Here at Nitai Skin Clinic Melbourne ALL our procedures are carried out under the direct supervision of Dr Shobhna Singh, a highly qualified and experienced medical doctor.
Understanding skin cancer
Skin cancer is an uncontrollable growth of abnormal cells in the skin. There are three main types of skin cancer: basal cell carcinoma, squamous cell carcinoma, and melanoma. Basal and squamous cell carcinoma are called non-melanoma skin cancers. There are other, rare types of skin cancer that are treated very differently from the more common types.
Skin checks and screening
Having regular checks and screening at our skin cancer clinic in Melbourne can help save your life. Skin checks are very important as it can give your doctor an idea about your overall health. Skin checks aren’t just about screening for cancer, but also allow your doctor to check for skin conditions, abnormalities, and to check your overall health. Problems that is as simple as dehydration or as serious as a liver problem can be found through skin checks.
Skin cancer is the most prevalent type of cancer in Australia, due to the amount sun Australians receive. Regular skin checks at our skin cancer clinic can help identify lumps, itchiness, discolouration, and redness that may arise or keep track of any mole that may change.
Sometime people can ignore smaller skin problems, which can get worse if left untreated. If you have any concerns about your skin you should get it check at our clinic in Melbourne to identify and treat any skin conditions. Many skin conditions can alter and damage the skin, which can make it susceptible to infection so regular checks are necessary.
Getting skin checks and cancer screenings from a doctor who has been awarded Skin Cancer Accredited statue by The Skin Cancer College Australasia (SCCA). Doctors who have this accreditation have completed significant additional study, have proven their skills in diagnosis and management of skin cancer, and passed many assessments.
Mole and skin cancer removal
A big part of skin checks is cancer screening, at our skin cancer clinic in Melbourne we offer early detection and treatment to ensure small skin problems don’t escalate into something more serious. It can be the best course of action to remove any suspicious moles so they can be examined (biopsy) and any further action can be taken.
Results of any screening or biopsy are returned as quickly as possible while still keeping results accurate to ensure appropriate action can be taken to resolve the issue quickly.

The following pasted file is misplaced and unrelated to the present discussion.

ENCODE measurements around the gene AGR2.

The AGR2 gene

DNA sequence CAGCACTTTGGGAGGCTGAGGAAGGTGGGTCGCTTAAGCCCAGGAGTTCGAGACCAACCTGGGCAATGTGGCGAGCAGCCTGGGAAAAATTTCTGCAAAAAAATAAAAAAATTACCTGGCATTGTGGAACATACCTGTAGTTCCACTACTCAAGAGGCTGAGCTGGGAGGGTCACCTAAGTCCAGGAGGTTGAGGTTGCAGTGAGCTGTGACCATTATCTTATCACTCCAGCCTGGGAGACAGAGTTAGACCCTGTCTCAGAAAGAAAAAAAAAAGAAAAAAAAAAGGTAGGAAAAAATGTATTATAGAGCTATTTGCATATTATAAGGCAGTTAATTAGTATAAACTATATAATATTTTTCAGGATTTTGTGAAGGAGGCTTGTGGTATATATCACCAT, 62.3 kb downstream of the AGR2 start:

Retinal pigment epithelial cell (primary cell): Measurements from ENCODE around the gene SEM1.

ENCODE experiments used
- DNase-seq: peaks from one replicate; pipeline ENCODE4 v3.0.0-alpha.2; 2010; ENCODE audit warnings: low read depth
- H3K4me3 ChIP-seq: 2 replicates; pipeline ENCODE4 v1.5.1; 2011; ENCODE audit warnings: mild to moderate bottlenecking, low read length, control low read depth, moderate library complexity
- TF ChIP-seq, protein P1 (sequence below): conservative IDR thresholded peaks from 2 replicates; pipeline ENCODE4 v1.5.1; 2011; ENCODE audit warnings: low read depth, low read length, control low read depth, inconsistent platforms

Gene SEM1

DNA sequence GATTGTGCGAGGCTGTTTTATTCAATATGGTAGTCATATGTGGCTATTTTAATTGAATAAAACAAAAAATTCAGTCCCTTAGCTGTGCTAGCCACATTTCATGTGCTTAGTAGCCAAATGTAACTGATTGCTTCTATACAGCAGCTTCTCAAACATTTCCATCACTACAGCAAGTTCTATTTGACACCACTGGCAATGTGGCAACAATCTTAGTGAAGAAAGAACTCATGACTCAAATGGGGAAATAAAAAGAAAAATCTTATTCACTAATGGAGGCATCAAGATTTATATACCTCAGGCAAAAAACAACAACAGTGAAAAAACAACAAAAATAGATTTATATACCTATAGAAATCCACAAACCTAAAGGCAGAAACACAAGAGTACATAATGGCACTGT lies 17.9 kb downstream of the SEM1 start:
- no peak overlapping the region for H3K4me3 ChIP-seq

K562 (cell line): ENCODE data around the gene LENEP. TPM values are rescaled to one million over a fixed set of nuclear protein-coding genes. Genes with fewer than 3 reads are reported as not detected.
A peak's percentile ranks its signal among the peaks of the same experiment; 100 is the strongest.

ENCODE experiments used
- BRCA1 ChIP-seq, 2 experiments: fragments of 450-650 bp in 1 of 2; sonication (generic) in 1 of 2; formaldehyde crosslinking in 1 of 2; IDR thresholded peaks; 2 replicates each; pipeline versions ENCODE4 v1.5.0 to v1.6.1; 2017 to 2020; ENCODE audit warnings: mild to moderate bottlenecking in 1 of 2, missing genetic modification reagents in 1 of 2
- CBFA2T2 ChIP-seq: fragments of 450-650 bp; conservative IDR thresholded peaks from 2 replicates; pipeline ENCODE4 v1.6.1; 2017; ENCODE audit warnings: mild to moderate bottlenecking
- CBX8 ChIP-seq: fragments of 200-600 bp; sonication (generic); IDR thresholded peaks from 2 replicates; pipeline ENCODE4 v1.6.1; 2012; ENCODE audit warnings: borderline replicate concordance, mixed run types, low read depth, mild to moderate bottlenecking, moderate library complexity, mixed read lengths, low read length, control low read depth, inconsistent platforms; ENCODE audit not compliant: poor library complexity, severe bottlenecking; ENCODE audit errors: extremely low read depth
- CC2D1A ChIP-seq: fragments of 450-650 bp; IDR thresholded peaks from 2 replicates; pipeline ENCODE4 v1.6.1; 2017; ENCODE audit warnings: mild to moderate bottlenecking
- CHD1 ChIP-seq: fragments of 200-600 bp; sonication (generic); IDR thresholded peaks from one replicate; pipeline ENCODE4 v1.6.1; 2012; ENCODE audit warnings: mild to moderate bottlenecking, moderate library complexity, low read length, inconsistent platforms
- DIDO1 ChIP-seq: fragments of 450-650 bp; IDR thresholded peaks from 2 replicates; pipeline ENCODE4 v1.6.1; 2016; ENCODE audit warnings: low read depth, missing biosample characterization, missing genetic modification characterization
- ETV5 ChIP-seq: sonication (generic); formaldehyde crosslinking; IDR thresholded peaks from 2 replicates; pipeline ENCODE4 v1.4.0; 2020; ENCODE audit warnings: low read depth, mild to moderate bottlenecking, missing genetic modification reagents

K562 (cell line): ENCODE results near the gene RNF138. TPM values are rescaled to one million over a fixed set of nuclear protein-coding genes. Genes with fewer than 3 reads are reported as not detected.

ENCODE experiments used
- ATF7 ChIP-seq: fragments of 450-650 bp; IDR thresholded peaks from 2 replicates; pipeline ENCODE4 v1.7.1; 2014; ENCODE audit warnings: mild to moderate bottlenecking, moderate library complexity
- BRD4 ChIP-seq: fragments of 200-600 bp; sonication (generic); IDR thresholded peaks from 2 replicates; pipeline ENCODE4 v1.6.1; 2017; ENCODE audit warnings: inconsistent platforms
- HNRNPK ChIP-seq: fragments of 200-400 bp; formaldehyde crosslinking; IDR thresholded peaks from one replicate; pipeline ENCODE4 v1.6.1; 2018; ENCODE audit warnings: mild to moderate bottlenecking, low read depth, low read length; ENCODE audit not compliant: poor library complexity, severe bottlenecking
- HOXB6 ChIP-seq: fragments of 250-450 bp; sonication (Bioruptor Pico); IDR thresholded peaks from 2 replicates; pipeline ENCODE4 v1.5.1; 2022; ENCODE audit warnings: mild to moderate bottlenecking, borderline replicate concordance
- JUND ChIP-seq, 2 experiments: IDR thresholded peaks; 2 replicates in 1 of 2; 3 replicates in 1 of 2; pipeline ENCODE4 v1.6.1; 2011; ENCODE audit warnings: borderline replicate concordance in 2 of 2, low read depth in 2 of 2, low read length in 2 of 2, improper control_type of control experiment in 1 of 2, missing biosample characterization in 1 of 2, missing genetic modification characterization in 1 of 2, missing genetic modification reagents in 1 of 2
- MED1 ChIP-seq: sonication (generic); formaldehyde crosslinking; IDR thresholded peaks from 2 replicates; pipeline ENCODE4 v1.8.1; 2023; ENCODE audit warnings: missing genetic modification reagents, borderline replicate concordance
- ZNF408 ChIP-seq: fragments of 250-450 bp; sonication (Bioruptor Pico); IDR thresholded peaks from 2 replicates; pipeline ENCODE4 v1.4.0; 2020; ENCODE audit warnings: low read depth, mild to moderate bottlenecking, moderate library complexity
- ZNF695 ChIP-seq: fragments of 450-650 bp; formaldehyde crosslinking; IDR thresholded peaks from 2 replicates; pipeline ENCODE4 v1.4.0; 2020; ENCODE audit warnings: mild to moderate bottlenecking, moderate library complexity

One of the most common treatments for skin cancer is surgical removal, which is normally a quick and simple procedure. The cancer and a small amount of surrounding healthy tissue will be removed. The healthy tissue will be checked to ensure that all the cancerous tissue has been removed.
Frequently Asked Questions
What is Basal cell carcinoma (BCC)?
BCC makes up roughly 70 per cent on non-melanoma skin cancers.
BCC most commonly develops on the neck, head, and upper body
It can appear as a pearly lump or as scaly, dry areas that are pale or bright pink, and shiny
It may bleed or become inflames
BCC often has no symptoms and tends to grow slowly, generally not spreading to other areas of the body. BCC is easier to treat the earlier it is caught. If it goes undiagnosed, however, and grows larger than roughly five centimetres it can grow deeper and damage the tissue underneath. This can make treating the BCC more difficult and increase the chances of it coming back.
What Squamous cell carcinoma (SCC)?
SCC makes up roughly 30 per cent of non-melanoma skin cancers.
SCC often appears as a thickened, scaly, red spot or a rapidly growing lump
It usually appears on parts of the body that have the most exposure to the sun, such as the neck,
head, arms, and lower legs
SCC may be tender to the touch, and can be mistaken for a skin sore
It can look like an unhealed sore
SCC tends to grow very quickly over several months or even weeks, and can spread to other parts of the body it left untreated.
What is Melanoma?
Australia has the highest rates of melanoma worldwide, with over 12,700 cases diagnosed in 2013. It is considered the most serious form of skin cancer.
It can appear a new spot or mole, or an existing spot or mole that changes size, colour, or shape over several weeks or months.
Melanoma tends to have an irregular surface or edge, and may be more than one colour, such as black, brown, red, white, light grey, or blur
Melanoma is rarely a single colour
If melanoma is left untreated it can spread deeper into the skin where the cells can be carried by the lymph or blood vessels to other parts of the body. The earlier melanoma is diagnosed, the higher the chance of it being cured.